Returns for the next decade are likely to be considerably lower than for the 2010s, given that short term bond yields are now around zero. Additionally, hedging equity risk using bonds is expected to be less reliable than in the last 20 years, but we don’t think there is an adequate replacement for bonds and cash as the defensive asset. As a result, cash and government bonds will continue to be the only solution for the most conservative investors.

For those who are not constrained to holding government bonds and/or have a higher risk budget, we believe that portfolio construction needs to be reconsidered in a zero world. This means diversifying into other assets, investing in the themes that will play out over the next 10-20 years (or longer in the case of those saving for retirement) and leaning on stock selection as an additional source of return.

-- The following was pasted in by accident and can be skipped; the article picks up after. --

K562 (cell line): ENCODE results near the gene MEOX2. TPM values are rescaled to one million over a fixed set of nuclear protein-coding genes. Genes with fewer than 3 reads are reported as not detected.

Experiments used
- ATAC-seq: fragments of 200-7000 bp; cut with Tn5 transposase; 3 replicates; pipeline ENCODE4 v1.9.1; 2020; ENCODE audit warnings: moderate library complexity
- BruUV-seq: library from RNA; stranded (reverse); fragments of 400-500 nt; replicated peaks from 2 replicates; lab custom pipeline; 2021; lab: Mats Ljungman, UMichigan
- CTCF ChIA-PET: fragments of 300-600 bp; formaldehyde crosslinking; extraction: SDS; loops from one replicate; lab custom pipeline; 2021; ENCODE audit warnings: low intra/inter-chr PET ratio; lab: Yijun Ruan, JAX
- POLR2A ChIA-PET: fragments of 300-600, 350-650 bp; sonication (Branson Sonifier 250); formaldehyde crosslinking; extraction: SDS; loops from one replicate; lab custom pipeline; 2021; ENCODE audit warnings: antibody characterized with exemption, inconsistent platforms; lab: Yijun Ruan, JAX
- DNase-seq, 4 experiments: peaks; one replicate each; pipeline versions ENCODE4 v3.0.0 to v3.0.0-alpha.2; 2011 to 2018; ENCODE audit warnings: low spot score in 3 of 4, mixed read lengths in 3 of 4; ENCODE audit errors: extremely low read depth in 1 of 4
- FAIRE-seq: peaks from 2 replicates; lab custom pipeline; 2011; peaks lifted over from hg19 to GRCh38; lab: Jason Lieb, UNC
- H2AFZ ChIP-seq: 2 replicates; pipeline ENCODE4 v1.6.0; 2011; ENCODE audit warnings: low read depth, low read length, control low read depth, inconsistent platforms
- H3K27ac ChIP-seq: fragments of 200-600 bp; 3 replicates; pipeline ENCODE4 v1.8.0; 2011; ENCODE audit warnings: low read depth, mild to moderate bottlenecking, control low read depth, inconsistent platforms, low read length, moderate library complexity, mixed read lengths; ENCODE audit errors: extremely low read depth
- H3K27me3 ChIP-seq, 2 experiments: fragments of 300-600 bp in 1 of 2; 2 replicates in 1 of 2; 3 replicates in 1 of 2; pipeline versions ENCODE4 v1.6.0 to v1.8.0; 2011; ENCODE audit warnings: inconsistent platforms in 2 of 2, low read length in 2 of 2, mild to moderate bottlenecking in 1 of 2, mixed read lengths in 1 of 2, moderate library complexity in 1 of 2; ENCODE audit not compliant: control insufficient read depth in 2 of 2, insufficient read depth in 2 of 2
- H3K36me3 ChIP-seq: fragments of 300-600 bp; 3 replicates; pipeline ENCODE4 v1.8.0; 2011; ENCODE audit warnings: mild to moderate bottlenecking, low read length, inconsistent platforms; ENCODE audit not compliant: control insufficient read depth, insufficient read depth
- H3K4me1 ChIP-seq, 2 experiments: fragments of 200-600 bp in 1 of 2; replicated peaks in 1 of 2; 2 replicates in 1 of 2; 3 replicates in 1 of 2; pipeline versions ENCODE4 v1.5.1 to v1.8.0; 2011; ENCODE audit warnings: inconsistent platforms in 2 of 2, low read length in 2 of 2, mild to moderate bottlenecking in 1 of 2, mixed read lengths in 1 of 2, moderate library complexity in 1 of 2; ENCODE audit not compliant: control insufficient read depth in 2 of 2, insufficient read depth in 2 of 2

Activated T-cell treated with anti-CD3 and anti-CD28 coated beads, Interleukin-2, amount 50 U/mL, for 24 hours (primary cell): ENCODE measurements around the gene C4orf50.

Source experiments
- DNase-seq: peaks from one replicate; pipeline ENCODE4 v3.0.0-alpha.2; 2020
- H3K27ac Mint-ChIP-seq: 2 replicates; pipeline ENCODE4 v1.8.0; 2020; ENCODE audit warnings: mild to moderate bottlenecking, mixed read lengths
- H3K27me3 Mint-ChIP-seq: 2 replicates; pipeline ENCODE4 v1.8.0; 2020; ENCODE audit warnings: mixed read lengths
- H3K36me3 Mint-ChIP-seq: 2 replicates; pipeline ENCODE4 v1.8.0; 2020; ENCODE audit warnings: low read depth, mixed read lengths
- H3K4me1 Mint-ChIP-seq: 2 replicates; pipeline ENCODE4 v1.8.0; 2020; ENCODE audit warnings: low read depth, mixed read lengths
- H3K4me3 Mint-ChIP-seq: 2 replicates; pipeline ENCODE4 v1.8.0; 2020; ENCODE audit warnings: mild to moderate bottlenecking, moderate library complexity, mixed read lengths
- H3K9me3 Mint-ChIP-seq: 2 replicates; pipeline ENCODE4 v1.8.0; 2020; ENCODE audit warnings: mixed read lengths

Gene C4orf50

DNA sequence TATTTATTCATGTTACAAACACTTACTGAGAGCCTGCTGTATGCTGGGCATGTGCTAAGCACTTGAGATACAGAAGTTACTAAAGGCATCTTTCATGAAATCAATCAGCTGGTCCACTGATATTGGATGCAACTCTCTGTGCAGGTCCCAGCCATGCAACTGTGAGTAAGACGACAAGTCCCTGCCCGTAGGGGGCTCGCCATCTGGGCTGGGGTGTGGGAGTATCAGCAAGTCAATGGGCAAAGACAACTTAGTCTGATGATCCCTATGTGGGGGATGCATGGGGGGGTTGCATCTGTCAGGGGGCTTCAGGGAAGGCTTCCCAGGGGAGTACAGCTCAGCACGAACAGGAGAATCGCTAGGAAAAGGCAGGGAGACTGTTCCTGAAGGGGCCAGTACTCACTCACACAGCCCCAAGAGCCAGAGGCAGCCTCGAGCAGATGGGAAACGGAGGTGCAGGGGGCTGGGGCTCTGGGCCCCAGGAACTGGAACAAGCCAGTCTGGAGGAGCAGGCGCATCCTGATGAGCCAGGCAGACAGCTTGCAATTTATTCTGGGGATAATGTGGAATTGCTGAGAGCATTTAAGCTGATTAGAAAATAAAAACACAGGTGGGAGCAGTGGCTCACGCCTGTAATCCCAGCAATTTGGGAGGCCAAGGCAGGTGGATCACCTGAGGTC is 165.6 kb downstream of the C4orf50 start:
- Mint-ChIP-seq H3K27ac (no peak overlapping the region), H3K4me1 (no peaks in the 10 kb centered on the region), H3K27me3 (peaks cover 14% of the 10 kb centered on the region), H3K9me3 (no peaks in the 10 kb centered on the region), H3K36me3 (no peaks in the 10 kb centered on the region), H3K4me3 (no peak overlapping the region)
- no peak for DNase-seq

The 2010s might have been about passive investing and riding the wave of equities and bonds, but the 2020s are likely to need much more effort to even approach the returns of the 2010s. It’s going to require some radical rethinking about portfolio construction and using a wider set of tools.

This report is available as a PDF below.